Michael Farrell sets about establishing what transcreation actually involves by analysing how it differs from other language services, such as localization and traditional translation, and provides a little background and history of the term. He then goes on to perform a Gedankenexperiment to look at what the layman, including potential clients, might think transcreation actually is. Primarily, however, the main purpose of the presentation is to unmask the closet transcreators among the attendees through a group therapy approach and encourage them to admit publicly to their repressed true nature in the interest of their health, well-being, and possibly even their bank balances.
Watch a video of the introduction
Hordes of budding young translators arrive fresh on the market each year and inundate potential clients with their carefully written curricula vitae, often in that newfangled Europass format. Even some established professionals regularly do mail shots with their painstakingly designed CVs, perhaps after attending costly workshops on how to write a killer curriculum vitae. But is this the right way to land freelance projects?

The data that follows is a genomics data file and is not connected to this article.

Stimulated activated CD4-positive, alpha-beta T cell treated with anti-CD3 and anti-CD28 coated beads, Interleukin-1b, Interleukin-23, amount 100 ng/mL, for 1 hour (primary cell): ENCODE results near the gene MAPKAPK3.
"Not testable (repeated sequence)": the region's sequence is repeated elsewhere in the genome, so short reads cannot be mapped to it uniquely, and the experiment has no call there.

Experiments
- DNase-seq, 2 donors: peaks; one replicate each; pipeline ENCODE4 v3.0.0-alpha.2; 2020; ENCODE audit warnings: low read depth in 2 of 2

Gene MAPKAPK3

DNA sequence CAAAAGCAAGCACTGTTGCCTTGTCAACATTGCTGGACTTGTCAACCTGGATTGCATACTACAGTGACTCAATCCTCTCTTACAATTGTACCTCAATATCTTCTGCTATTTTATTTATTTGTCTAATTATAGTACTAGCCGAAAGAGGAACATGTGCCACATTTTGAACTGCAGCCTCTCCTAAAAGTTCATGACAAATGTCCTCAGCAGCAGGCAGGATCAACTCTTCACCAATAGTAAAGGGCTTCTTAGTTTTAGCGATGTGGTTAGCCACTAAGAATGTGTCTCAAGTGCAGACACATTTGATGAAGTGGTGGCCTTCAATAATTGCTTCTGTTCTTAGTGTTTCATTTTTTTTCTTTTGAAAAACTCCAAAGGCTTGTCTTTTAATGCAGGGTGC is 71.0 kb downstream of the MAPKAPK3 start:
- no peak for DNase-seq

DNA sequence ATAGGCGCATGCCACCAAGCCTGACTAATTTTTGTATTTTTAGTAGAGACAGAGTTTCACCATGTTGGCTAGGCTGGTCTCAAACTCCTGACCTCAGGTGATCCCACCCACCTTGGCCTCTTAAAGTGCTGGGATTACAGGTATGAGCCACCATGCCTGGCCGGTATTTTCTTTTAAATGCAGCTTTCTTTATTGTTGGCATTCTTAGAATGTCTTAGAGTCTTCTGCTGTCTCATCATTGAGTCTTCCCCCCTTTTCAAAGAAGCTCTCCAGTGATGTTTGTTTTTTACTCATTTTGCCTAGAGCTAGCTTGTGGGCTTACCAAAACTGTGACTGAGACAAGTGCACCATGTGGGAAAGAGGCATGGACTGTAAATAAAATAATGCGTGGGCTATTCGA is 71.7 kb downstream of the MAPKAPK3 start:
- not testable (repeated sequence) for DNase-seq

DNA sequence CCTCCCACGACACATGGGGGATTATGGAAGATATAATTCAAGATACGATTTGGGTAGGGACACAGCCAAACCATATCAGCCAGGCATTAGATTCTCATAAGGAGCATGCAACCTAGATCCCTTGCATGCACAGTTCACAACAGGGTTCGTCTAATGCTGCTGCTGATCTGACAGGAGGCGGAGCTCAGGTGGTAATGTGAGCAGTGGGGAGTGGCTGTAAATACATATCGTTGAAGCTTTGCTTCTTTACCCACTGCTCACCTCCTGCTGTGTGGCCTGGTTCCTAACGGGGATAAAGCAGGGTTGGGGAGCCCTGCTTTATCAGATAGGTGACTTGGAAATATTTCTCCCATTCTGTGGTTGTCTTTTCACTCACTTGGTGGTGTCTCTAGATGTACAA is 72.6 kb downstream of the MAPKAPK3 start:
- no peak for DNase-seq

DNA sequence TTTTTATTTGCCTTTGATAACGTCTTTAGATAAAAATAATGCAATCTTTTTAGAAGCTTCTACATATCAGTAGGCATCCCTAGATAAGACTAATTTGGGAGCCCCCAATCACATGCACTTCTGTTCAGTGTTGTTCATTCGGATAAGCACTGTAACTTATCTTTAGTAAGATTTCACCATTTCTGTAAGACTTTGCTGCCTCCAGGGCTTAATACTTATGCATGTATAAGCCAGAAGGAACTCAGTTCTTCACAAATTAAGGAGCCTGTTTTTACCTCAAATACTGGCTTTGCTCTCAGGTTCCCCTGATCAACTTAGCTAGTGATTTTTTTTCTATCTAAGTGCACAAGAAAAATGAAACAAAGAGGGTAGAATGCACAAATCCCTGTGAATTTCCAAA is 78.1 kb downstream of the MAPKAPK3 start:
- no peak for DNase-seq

The speaker will attempt to persuade attendees not only that CVs are totally the wrong tool for the job, but are actually harmful.
Freelancers are – in reality – one-person language service providers and, as such, they should sell themselves, sing their own praises and promote their businesses. They should therefore be using marketing materials to advertise their services.